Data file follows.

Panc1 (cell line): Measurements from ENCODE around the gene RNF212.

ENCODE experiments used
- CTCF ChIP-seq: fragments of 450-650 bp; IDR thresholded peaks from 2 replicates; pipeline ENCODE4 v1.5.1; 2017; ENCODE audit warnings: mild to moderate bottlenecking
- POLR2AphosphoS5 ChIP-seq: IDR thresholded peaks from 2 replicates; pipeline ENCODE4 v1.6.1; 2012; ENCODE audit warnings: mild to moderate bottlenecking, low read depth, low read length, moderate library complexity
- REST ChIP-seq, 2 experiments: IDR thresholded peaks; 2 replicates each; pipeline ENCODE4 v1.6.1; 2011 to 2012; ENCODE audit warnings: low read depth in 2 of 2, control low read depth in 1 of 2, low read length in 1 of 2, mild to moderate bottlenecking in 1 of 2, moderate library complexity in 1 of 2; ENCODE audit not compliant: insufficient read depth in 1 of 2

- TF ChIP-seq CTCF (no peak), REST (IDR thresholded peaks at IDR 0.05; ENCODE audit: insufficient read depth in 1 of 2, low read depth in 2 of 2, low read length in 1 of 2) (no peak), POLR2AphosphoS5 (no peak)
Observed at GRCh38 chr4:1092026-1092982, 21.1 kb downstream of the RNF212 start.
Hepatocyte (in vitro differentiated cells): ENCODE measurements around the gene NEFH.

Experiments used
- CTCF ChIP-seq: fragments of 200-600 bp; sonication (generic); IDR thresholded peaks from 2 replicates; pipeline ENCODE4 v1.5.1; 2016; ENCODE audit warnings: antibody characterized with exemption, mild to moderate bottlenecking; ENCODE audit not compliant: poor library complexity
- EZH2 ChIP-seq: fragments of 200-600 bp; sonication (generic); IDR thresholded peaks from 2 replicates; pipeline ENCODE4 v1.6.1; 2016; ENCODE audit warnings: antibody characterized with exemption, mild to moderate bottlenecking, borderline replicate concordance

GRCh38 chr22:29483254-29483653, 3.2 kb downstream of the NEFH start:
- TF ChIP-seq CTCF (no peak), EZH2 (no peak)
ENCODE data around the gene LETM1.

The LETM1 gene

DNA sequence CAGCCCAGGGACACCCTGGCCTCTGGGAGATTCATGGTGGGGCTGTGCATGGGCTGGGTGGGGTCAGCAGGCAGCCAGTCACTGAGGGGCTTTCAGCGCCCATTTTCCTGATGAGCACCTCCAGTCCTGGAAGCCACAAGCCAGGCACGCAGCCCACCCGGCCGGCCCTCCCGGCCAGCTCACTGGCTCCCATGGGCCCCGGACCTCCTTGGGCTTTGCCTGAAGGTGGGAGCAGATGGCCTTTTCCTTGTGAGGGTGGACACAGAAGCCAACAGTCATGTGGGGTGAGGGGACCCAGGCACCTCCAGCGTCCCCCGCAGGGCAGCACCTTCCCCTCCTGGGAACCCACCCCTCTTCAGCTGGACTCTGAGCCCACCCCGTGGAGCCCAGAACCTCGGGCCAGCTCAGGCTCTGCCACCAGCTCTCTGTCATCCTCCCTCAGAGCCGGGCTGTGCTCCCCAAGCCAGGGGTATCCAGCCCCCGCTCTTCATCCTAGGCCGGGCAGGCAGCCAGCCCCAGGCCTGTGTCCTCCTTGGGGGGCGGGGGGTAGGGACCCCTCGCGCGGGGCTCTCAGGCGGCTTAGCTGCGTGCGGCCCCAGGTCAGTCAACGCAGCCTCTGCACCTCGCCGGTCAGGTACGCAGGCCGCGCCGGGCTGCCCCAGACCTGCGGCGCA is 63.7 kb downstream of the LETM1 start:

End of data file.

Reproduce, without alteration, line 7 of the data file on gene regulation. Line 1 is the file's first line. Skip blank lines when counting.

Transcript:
Observed at GRCh38 chr4:1092026-1092982, 21.1 kb downstream of the RNF212 start.